After completing our shopping, we drove the short distance to Alaçatı for a late lunch at Asma Yaprağı [which translates as “vine leaf;” website in Turkish].  In operation since new year’s eve 2010, this lovely little restaurant is on a quiet street lined with houses that have second floor bay windows that are very much like enclosed balconies.

Asma Yaprağı

The proprietors pride themselves on featuring traditional Aegean recipes cooked with fresh, seasonally available ingredients and produce.  The daily menu is listed on a chalkboard, but diners don’t have to rely on it to make their selections — they can go right into the kitchen and see what’s what for themselves.

Taking advantage of the beautiful, sunny weather, we took a table in the courtyard — which had the advantage of giving me several photo ops in addition to providing a setting for dining al fresco.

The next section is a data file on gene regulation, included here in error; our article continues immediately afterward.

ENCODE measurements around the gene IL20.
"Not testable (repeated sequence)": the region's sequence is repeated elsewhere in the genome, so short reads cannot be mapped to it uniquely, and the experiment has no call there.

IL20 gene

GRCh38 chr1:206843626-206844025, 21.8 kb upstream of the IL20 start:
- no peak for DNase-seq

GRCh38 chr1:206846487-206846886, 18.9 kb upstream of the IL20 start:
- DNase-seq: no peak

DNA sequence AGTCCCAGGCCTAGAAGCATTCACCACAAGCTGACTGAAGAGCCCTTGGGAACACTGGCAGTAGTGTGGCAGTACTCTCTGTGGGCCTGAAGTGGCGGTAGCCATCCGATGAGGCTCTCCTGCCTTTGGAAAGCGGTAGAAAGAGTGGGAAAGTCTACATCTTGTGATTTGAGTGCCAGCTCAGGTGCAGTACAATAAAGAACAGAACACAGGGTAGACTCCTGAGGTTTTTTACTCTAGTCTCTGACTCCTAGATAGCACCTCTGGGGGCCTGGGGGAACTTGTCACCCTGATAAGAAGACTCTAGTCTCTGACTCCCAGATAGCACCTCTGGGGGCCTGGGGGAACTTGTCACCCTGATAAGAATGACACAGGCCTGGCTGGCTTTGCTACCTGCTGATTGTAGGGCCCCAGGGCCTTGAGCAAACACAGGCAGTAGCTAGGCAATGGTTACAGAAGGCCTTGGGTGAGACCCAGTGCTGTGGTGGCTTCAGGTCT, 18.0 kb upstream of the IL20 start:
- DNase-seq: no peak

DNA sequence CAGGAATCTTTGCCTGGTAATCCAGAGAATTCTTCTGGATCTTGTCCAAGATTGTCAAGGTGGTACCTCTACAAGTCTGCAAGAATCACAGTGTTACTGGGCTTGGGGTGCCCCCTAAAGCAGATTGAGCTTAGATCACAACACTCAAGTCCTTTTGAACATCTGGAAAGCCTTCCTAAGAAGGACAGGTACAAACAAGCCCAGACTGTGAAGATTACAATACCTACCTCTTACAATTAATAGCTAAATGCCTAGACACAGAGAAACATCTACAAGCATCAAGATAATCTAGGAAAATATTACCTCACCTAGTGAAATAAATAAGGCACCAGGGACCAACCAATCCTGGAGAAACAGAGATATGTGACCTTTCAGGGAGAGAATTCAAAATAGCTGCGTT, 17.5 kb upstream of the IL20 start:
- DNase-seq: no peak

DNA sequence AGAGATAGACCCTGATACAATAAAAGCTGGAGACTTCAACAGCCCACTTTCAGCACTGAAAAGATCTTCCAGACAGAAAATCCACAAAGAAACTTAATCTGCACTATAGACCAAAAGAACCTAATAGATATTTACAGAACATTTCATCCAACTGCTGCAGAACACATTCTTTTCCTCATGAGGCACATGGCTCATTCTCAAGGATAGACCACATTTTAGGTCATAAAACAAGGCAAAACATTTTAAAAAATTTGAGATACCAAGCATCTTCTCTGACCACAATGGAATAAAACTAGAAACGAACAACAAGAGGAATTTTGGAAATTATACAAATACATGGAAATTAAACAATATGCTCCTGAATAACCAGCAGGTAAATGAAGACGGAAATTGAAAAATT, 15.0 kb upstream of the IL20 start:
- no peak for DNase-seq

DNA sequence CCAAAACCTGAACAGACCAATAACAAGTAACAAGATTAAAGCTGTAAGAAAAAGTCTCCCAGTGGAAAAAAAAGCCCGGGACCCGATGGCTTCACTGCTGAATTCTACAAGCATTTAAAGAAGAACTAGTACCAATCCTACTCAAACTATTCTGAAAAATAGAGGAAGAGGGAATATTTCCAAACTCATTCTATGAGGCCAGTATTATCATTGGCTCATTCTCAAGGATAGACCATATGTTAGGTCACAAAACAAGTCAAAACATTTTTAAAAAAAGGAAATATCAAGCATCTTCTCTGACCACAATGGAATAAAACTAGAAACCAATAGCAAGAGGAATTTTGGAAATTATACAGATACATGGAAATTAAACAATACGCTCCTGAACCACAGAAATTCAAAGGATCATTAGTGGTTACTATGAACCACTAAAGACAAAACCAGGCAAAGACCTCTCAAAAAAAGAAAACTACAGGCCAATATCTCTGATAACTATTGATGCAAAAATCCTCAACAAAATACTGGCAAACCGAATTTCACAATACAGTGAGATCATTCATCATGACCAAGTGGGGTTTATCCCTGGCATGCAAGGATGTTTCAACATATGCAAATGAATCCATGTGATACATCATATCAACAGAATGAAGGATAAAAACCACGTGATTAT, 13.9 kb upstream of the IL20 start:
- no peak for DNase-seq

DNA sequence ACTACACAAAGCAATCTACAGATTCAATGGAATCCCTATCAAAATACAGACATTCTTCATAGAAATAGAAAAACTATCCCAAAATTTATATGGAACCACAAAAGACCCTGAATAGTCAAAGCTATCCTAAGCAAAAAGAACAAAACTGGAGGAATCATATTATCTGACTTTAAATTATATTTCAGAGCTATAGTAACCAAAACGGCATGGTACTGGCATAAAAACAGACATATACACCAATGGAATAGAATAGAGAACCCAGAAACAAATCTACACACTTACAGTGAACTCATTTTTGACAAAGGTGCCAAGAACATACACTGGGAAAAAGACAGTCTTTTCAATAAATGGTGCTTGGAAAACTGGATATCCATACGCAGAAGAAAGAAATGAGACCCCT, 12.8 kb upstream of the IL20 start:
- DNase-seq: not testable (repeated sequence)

We did a tapas style lunch, ordering several small dishes to share … from the kızılcık şerbeti (a lemonade type drink made with cranberry-like berries, and flavored with a cinnamon stick), to ot kavurma (braised herbaceous greens) served with yogurt, to kabak sinkonta (a regional zucchini dish), to saç kavurma (braised meat cooked in an iron skillet) served with bulgur, to pirinç yemeği (a dish made with rice, tomatoes, and peppers) … everything was delicious and sated our appetite so well that we didn’t feel the need to top off our meal with dessert.

Where to start … that’s the dilemma!

Clockwise from Top Left: Ot kavurma; saç kavurma; herbs for seasoning the
saç kavurma, kabak sİnkonta, kizilcik Şerbetİ, and PİrİnÇ yemeğİ.

What a way to top off not just the day, but my third week in Turkey!

Şirince: Breakfast with a View … and More

[Catch-up Post]

Sunday, 20 October
Alsancak —  İzmİr, Turkey

No rest for the weary!